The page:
Supplementation with mineralsI don’t use5055.63856.71252.20.8236
TEE—total energy expenditure; BMI—body mass index; BF—body fat; PAL—physical activity level; N—number of participants; x ¯ —arithmetic mean; SD—standard deviation. Bold values denote statistical significance at the p < 0.05 level.
Table 2. Comparison of dietary intake and the Dietary Inflammatory Index between participants who contracted and those who did not contract COVID-19.
Table 2. Comparison of dietary intake and the Dietary Inflammatory Index between participants who contracted and those who did not contract COVID-19.
N = 95
Have Not Contracted
N = 71
Have Contracted
N = 24
Me (Q1–Q3)Me (Q1–Q3)Me (Q1–Q3)U Mann-Whitney Test
Energy (kcal)2209 (1897–2478)2274 (2001–2549)2120 (1731–2246)0.0173
Water (mL)2500 (2064–3132)2680 (2232–3203)2118 (1671–2681)0.0015
Total protein (g)82.1 (69.1–103.5)89 (70.9–109)77.3 (67.2–88.6)0.1454
Animal protein (g)44.7 (24.7–61.8)44.7 (16.7–64.9)44.4 (32.6–56.5)0.6194
Plant protein (g)37.9 (29.6–47.2)39.3 (33.3–54.5)30.3 (25–38.8)0.0015
Arginine (mg)4621 (3342–5650)4850 (3650–5716)3699 (3147–4907)0.0540
Fat (g)69.7 (56–85.7)72.1 (56.4–88.8)66 (52.8–78.4)0.2843
Linoleic acid LA (C18:2)9.8 (7.3–13.7)10.3 (7.5–14)8.4 (6.9–12)0.1576
α-Linolenic acid ALA (C18:3)1.6 (1.2–2.4)1.6 (1.3–2.5)1.5 (1.1–2.4)0.5041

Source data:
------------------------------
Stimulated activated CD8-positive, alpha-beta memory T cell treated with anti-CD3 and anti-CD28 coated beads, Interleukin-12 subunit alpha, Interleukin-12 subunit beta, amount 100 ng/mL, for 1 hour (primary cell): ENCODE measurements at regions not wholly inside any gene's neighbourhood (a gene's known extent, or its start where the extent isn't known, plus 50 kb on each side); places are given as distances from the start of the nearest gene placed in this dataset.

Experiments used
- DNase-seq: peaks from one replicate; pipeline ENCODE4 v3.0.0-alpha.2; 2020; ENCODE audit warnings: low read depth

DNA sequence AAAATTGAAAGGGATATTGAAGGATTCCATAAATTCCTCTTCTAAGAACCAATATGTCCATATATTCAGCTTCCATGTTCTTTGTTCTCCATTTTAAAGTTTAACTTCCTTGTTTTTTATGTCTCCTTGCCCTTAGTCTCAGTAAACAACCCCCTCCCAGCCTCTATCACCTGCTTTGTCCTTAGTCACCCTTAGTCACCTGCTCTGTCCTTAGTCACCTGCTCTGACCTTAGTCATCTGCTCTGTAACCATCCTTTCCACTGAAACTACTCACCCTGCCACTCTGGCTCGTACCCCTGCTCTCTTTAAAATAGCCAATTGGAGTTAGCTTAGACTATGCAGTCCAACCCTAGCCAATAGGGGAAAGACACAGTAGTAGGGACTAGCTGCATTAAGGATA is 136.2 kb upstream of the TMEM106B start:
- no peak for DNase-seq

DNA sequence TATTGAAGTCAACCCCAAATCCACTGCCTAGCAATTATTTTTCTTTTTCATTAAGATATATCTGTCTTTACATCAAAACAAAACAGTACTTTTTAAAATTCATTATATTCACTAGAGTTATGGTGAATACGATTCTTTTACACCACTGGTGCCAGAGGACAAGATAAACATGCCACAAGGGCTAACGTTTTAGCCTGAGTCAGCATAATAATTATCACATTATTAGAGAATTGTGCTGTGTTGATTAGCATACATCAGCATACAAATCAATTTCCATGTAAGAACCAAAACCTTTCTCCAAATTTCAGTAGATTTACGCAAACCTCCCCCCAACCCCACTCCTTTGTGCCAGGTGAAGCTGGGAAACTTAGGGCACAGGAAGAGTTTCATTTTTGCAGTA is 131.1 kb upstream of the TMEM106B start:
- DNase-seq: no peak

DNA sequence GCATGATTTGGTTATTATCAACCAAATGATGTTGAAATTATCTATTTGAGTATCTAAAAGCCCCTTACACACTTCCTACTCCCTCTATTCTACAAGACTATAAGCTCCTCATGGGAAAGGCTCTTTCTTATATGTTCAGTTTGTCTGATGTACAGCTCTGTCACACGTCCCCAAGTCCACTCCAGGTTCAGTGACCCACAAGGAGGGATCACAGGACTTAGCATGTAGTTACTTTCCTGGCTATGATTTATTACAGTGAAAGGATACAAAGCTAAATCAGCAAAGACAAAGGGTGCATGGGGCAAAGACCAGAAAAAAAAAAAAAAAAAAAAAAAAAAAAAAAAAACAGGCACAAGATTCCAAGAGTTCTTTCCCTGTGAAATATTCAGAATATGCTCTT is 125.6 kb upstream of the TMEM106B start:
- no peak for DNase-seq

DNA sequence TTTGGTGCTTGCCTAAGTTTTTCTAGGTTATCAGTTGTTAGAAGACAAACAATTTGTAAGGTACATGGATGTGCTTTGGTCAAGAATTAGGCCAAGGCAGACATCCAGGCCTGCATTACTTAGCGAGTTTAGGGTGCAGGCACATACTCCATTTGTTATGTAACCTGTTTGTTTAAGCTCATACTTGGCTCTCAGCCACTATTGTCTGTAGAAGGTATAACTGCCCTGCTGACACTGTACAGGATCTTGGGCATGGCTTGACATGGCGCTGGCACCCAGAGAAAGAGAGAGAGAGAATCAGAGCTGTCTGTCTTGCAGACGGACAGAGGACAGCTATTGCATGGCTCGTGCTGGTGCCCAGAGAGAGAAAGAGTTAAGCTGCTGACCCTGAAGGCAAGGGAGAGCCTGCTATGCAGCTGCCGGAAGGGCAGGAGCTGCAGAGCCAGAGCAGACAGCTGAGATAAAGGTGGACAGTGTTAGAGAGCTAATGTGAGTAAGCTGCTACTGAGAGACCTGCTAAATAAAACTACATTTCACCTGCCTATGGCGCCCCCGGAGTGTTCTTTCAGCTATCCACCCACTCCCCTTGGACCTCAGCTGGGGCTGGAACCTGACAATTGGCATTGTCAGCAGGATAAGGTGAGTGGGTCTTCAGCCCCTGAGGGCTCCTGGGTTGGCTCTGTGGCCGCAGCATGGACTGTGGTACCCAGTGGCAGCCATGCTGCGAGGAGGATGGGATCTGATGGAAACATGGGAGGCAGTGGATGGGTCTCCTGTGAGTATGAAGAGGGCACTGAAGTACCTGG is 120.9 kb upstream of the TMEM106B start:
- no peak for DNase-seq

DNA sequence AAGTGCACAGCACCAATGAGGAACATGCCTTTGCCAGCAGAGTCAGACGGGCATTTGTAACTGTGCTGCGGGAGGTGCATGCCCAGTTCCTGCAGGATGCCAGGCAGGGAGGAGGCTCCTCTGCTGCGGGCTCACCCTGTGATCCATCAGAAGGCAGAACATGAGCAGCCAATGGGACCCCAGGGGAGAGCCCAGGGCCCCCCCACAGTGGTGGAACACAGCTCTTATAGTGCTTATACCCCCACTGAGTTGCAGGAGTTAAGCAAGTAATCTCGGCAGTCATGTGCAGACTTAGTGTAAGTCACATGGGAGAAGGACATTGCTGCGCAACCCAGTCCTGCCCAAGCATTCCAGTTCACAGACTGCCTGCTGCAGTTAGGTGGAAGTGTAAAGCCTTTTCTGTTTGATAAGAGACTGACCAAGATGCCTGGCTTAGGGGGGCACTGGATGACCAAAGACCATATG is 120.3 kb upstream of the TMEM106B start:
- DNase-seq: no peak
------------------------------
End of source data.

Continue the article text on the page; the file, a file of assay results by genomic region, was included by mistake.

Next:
Omega−3 fatty acids1.7 (1.1–2.5)1.7 (1.2–2.3)1.6 (1–2.6)0.6561
Omega−6 fatty acids8 (6.4–11.5)8.3 (6.5–11.6)7.6 (5.4–10.2)0.3639
Total carbohydrates (g)296.3 (246.1–335.7)307.9 (265.4–344.7)272 (220.2–301.3)0.0177
Saccharose (g)40.1 (30–55.9)42 (30–55.9)36 (29–56)0.7578
Dietary fiber (g)24.6 (19.1–34.5)26.8 (22.2–38.1)18.8 (17–27)0.0004
Alcohol (g)6 (0–13.2)6.2 (0–16.5)5 (0–11.3)0.6358
Potassium (mg)3646 (3008–4409)3758 (3166–4572)3131 (2509–3777)0.0015
Calcium (mg)843 (686–1007)888 (686–1073)758 (687–884)0.1252
Magnesium (mg)410.3 (338.9–548.1)439.4 (352.8–581.2)346.9 (285.1–429.7)0.0003
Iron (mg)15.7 (12.4–19.6)17 (12.8–20.8)12.7 (11.1–16.4)0.0010
Zinc (mg)12.2 (9.5–14.5)12.6 (9.9–15.2)10.1 (8.8–12.9)0.0248
Copper (mg)1.7 (1.3–2.3)1.8 (1.4–2.4)1.4 (1.1–1.7)0.0004
Manganese (mg)6.4 (4.5–8.9)6.8 (4.8–9.3)4.8 (3.9–6.3)0.0072
Vitamin A (µg)1190 (804.3–1532.1)1209 (863.1–1593.4)938 (705.3–1496.2)0.1055
Beta-carotene (µg)4170 (2889–6481)4375 (3186–6802)2924 (2017–5976)0.0607
Vitamin E (alpha-tocopherol equivalent) (mg)12.5 (9–16.2)13.4 (10.3–16.3)9.1 (7.8–11.9)0.0034
Thiamin (mg)1.4 (1–1.7)1.4 (1.2–1.8)1.2 (0.9–1.4)0.0099
Riboflavin (mg)1.8 (1.4–2.1)1.9 (1.5–2.2)1.6 (1.4–1.9)0.0821
Niacin (mg)18.7 (14.9–24.7)19.2 (15.4–26.6)16.8 (14.2–20.1)0.1074
Vitamin B6 (mg)2 (1.5–2.6)2.1 (1.6–2.8)1.8 (1.4–2.2)0.0112
Vitamin B12 (µg)3.5 (2.6–5.8)3.6 (2.5–6.1)3.1 (2.7–4.7)0.5096
Vitamin C (mg)109.8 (71.1–162.5)120 (79.3–171)107 (47.8–141.7)0.1111
Folates (µg)370.1 (274.9–477.8)392 (297.8–494.1)279.9 (221.7–378.5)0.0024
Vitamin D (µg)
Dietary Inflammatory Index
3.6 (2–8)
−0.82 (−2.1–0.93)
3.5 (2–7.8)
−1.08 (−2.28–0.45)
4.2 (1.8–11.2)
0.98 (−1.78–1.83)
N—number of participants; Me—median; Q1 and Q3—lower and upper quartile. Bold values denote statistical significance at the p < 0.05 level.
Table 3. Percentage of reference intake for individual macronutrients, vitamins, and minerals in the whole study group and according to the history of COVID-19.